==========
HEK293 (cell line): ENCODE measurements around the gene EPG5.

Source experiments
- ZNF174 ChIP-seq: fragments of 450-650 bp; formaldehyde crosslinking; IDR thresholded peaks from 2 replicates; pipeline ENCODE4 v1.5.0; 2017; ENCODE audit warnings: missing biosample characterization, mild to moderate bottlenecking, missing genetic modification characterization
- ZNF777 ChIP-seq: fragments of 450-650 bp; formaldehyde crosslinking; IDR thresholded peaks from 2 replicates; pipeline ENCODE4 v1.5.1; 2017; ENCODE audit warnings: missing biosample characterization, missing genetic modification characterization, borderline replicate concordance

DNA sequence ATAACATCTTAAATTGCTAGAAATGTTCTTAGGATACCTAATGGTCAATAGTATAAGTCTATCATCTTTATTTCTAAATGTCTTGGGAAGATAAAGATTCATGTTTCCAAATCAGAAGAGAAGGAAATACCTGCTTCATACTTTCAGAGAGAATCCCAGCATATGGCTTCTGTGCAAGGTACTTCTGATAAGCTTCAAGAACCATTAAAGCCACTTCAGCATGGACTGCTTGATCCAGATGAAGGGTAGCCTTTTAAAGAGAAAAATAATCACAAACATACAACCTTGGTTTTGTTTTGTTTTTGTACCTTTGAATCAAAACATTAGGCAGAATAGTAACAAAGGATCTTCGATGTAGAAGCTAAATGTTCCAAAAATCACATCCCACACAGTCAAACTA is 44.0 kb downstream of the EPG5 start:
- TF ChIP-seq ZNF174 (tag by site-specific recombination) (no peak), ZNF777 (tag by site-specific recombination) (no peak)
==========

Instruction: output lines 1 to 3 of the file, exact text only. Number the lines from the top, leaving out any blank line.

HEK293 (cell line): ENCODE measurements around the gene EPG5.

Source experiments
- ZNF174 ChIP-seq: fragments of 450-650 bp; formaldehyde crosslinking; IDR thresholded peaks from 2 replicates; pipeline ENCODE4 v1.5.0; 2017; ENCODE audit warnings: missing biosample characterization, mild to moderate bottlenecking, missing genetic modification characterization